Europe’s debt crisis has already claimed Greece, Ireland and Portugal as victims.
Next in line is Spain, which, by the end of 2011, will have a public debt of 68% of GDP due to rising deficits. Unemployment is skyrocketing and the government is considering drastic measures. Amazingly, unemployment went from 8.3% in 2007 to a disastrous 20.9% in May, the highest in the European Union.
The age of high deficits, padded public sectors, and early retirement age is being challenged. When crisis hit, it was quickly discovered the fiscal model Europe was relying on was broken and needed fixing. Someone needs to pay the bills and you can’t survive in a society where takers outnumber makers.
Manitoba, however, seems to be caught in la-la land, ignoring these larger signs outside its borders at its peril.
The race between the three political parties seems to be more about who can hire the most health-care workers and add to our growing deficit the most.
Instead of a long-term vision for prosperity, Manitoba politicians are engaging in a bidding war for votes in a race dominated by appeasing interest groups. Voters have been segmented into groups and the name of the game is appeal to specific voters.
This lackluster election campaign comes on the heels of a recent Fraser Institute report ranking the fiscal management skills of Canada’s 10 provincial premiers. Premier Greg Selinger was third worst, bested only by Ontario’s Dalton McGuinty and Robert Ghiz of PEI.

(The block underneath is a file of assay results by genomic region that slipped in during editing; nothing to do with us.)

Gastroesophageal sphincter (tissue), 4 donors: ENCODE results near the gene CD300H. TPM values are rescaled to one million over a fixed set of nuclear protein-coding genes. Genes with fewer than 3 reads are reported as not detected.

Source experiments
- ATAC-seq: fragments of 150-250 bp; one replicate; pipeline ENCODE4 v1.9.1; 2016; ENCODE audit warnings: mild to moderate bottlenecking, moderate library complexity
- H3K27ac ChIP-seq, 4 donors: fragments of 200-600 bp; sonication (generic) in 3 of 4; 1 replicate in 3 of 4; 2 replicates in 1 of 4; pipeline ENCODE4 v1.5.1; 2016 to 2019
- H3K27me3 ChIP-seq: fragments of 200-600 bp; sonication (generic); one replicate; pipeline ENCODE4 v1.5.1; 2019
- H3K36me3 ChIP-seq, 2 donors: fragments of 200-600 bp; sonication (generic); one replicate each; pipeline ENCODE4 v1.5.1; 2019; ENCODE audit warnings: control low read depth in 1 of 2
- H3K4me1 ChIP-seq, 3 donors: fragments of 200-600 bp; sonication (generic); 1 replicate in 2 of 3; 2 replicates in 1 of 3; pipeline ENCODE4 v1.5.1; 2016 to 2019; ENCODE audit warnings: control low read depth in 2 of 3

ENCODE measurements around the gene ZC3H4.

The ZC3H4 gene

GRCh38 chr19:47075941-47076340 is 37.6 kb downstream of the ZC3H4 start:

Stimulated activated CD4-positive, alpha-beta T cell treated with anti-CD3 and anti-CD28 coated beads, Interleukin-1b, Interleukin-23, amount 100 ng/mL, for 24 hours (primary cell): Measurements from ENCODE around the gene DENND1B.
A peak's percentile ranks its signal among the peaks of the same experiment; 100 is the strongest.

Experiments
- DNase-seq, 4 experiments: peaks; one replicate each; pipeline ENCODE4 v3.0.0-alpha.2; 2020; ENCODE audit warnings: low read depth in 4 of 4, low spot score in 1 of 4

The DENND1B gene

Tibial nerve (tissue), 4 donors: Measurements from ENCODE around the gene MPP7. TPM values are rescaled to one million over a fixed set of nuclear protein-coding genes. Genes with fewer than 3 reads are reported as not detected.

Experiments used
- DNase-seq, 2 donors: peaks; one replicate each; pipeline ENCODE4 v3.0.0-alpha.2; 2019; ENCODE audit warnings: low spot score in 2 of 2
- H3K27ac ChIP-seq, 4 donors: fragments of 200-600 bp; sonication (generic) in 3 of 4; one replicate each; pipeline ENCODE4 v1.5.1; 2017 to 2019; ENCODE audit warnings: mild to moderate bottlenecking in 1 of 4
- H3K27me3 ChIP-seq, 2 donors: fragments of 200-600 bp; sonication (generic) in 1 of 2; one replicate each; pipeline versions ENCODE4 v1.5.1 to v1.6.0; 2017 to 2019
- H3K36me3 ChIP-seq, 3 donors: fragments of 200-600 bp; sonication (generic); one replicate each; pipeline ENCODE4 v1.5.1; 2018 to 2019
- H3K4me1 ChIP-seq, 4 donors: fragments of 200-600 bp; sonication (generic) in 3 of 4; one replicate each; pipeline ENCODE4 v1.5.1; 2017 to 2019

Manitoba’s poor record was driven by deficits and debt, which is second worst in Canada. The auditor general recently placed our province’s core government deficit for 2010-11 at $490 million, higher than previous estimates. Manitoba also has the highest personal income taxes west of Quebec and very high corporate taxes.
So, we have European-style economic issues right here, but our politicians are completely oblivious to the international economic climate that is calling for fiscal restraint and cautious policy. That’s what happens when other provinces pay 37% of the provincial governments bills via transfer payments (up from 32% in 1999).
But to look for unsustainable financial models, we don’t even have to look across the pond. Right next door, the United States faced its first credit downgrading.
Contrary to what some say, the credit rating agency that issued the downgrading attributes it to unsustainable spending on government entitlements. Growth in entitlements will simply not keep up with slower economic growth and the declining number of contributors to the system.
To hear the conversation during Manitoba’s election, however, one would think Manitobans felt immune from these trends and events and insights coming from Europe and the U.S. did not affect them.
This is not to say these crises will reach Manitoba at the same level. As everyone is apt to point out, Canada has weathered through this economic storm in much better shape than other jurisdictions, but it would be foolish to pretend international economic trends have no impact on us.
The writer of Proverbs said where there is no vision, the people perish. For Manitobans, this could be the writing on the wall.